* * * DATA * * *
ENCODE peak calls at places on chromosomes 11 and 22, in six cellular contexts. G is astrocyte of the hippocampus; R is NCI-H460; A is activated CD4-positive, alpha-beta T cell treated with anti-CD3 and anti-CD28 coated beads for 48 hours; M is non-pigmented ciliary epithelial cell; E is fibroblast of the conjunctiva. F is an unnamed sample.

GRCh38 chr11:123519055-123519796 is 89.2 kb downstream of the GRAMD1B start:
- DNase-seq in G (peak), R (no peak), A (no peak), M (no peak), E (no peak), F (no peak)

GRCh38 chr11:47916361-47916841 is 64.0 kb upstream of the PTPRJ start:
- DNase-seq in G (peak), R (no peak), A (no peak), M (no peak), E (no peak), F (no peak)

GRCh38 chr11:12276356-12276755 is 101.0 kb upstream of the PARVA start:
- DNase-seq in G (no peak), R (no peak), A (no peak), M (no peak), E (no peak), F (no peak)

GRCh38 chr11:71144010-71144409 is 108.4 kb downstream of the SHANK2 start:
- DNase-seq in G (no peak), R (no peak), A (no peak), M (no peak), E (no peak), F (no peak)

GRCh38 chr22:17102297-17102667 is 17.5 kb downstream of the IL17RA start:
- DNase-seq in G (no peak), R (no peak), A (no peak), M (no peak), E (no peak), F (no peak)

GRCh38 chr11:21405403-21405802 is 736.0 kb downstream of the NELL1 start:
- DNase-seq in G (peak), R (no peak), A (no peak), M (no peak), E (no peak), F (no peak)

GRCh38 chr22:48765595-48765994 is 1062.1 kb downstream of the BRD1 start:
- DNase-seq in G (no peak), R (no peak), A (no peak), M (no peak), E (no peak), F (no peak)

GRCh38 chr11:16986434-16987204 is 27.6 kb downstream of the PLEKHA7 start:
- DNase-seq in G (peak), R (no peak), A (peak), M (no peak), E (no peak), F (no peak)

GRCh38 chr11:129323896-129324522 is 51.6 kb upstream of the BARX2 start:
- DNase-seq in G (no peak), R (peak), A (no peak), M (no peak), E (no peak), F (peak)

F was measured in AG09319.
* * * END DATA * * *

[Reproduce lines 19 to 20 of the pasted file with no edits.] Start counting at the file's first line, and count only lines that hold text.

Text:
- DNase-seq in G (no peak), R (peak), A (no peak), M (no peak), E (no peak), F (peak)

F was measured in AG09319.